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The Bombers and the Bombed
Allied Air War Over Europe, 1940–1945
By Richard Overy. 592 pp.Viking, 2014. $36.

Reviewed by Conrad Crane

BRITISH HISTORIAN RICHARD OVERY, now a professor at the University of Exeter, has been writing about the contest in the skies during World War II for more than 30 years. His initial work, The Air War, published in 1980, was advertised as the first general history of aerial conflict from 1939 to 1945 to appear in English. In this current book, Overy aims to create the first narrative history covering the full aerial assault launched by all Allied powers against targets across the continent of Europe, including occupied countries and Axis satellites. That is a very ambitious undertaking, and it is not surprising that the book should be seen as the starting point, not the final word, for such an exploration.

In his masterful 1995 work, Why the Allies Won, Overy highlighted the many critical contributions of the air offensive and how it was indeed a decisive element in final victory. In The Bombers and the Bombed, he focuses much more on the inefficiencies and disappointments of strategic bombing. He contends that the most important impacts of the Allied air campaign were military ones that he credits primarily to the Americans—the destruction of the Luftwaffe and the dislocation of German transportation. But strategic bombing was never going to destroy a modern industrial economy, and even so-called precision bombing was inaccurate and fairly indiscriminate. Overy is especially critical of British night attacks on German cities, which he believes did not drive the German people away from the totalitarian regime but instead increased their dependence on it. He describes in great detail the hardships suffered by Germans under aerial assault and how the Nazi authorities deftly managed to increase social discipline and prevent state collapse. Many civilians in occupied and satellite countries also died from British and American bombs, and that sometimes led to a political backlash inimical to Allied interests. The newest revelations in the book deal with the bombing of Italy. Allied leaders blamed Mussolini for bringing such destruction upon his nation—a destruction predicted earlier in the century by the Italian prophet of unrestricted air attack, Giulio Douhet.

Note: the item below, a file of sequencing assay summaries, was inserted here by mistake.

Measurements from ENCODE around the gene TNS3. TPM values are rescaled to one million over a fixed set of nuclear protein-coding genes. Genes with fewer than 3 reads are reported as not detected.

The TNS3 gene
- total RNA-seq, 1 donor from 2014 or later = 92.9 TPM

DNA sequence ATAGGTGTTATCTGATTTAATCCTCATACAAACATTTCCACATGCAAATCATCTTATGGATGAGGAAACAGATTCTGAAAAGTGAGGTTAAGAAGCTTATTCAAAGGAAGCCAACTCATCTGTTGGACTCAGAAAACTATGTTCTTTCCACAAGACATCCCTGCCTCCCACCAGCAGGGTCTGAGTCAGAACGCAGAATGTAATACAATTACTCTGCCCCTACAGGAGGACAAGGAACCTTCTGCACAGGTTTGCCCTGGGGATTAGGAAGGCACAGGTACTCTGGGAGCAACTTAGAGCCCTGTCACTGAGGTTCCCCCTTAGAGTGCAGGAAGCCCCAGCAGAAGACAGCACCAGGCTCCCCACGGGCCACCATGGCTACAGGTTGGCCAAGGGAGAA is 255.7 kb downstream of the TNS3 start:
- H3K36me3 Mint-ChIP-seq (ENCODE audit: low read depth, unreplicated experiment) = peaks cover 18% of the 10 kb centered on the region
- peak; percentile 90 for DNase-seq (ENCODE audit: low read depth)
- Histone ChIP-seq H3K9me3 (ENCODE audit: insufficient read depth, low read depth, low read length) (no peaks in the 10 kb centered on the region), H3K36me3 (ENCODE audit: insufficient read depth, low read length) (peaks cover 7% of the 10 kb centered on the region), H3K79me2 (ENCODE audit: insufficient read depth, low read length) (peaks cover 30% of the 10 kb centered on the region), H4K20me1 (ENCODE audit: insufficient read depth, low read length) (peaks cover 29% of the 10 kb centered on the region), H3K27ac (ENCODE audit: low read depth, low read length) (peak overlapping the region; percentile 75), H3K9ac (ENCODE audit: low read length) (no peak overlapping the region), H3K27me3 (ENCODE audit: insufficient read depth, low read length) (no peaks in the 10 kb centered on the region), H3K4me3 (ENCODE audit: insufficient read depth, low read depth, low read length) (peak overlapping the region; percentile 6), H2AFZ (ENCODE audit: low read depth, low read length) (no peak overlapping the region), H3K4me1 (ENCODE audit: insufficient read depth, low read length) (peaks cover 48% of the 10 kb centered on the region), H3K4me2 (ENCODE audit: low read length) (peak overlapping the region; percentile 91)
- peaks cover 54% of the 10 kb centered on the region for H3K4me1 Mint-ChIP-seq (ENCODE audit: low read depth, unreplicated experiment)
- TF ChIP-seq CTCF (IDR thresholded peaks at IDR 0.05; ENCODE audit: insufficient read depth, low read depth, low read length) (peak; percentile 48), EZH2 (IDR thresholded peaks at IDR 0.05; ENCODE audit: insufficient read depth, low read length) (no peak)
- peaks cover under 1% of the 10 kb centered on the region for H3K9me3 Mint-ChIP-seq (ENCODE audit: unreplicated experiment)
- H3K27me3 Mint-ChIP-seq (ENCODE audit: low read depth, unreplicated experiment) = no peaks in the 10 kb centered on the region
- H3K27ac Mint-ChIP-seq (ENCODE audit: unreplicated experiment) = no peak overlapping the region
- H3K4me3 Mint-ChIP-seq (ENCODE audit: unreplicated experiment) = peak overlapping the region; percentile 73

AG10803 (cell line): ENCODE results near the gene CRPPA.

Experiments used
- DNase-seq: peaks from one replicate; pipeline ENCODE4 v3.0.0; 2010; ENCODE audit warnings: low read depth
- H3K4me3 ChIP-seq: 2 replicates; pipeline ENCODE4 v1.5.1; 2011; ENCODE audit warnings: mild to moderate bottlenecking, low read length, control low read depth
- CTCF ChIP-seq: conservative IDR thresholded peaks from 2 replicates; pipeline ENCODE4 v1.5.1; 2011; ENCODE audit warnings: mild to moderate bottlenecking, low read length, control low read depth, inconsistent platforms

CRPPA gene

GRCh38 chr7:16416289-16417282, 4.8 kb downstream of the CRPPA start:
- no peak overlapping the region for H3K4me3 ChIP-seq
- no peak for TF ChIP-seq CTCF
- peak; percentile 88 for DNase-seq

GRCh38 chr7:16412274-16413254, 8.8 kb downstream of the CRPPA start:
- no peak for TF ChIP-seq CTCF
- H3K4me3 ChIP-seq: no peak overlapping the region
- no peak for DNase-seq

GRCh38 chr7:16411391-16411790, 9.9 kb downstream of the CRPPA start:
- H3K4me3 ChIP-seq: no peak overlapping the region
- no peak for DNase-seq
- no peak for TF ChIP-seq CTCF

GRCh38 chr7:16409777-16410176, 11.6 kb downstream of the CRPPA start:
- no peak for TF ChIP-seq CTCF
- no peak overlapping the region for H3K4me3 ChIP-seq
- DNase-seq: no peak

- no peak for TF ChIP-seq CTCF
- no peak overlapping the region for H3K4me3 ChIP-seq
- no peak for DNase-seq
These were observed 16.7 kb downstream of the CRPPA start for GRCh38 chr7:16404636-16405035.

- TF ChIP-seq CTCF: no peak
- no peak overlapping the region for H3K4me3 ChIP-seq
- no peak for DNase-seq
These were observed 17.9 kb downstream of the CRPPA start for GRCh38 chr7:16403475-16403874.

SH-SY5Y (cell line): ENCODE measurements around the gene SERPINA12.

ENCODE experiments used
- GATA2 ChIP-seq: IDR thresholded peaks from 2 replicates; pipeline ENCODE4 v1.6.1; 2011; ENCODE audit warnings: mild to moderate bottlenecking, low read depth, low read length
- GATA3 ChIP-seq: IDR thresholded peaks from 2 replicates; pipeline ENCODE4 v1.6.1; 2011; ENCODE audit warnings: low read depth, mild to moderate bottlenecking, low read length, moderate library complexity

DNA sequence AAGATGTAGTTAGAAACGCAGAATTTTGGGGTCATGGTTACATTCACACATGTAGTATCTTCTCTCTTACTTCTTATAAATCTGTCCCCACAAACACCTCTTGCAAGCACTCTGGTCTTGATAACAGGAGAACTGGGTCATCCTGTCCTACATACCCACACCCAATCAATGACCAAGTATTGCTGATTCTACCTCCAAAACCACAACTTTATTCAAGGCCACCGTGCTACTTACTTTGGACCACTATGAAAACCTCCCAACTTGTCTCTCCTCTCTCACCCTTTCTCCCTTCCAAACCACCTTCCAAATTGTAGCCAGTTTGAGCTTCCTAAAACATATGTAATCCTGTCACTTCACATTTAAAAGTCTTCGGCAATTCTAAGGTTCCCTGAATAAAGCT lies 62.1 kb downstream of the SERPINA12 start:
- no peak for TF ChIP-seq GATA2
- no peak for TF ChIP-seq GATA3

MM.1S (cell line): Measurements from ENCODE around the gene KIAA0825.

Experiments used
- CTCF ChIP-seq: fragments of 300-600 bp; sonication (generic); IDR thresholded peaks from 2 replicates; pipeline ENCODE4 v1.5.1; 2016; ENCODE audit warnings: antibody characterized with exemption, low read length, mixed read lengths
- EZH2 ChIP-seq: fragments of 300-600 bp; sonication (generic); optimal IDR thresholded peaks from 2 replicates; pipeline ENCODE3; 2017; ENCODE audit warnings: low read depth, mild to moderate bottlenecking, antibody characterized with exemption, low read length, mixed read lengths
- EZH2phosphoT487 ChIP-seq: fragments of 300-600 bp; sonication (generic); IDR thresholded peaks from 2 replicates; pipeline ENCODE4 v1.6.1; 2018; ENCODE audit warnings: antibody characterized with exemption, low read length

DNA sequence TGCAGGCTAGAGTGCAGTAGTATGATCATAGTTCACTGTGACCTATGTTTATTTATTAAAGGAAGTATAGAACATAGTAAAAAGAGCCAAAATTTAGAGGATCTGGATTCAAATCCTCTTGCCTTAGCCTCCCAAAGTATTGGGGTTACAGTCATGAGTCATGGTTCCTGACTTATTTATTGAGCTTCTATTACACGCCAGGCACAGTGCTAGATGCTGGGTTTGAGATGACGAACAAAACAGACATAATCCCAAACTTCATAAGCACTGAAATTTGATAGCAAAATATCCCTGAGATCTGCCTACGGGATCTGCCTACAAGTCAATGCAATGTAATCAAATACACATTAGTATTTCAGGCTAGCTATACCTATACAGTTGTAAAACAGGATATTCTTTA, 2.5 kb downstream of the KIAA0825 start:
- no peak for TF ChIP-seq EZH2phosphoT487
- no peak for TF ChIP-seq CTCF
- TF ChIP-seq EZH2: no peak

Overy would have profited from a deeper plumbing of the book’s extensive bibliography, but it does provide an excellent source for readers who want to pursue further the many facets of the complex air offensive that he describes. And ultimately, the book offers much for both novices and experts to ponder.

Conrad Crane is director of the U.S. Army Heritage and Education Center at Carlisle Barracks, Pennsylvania, and a former professor of history at West Point.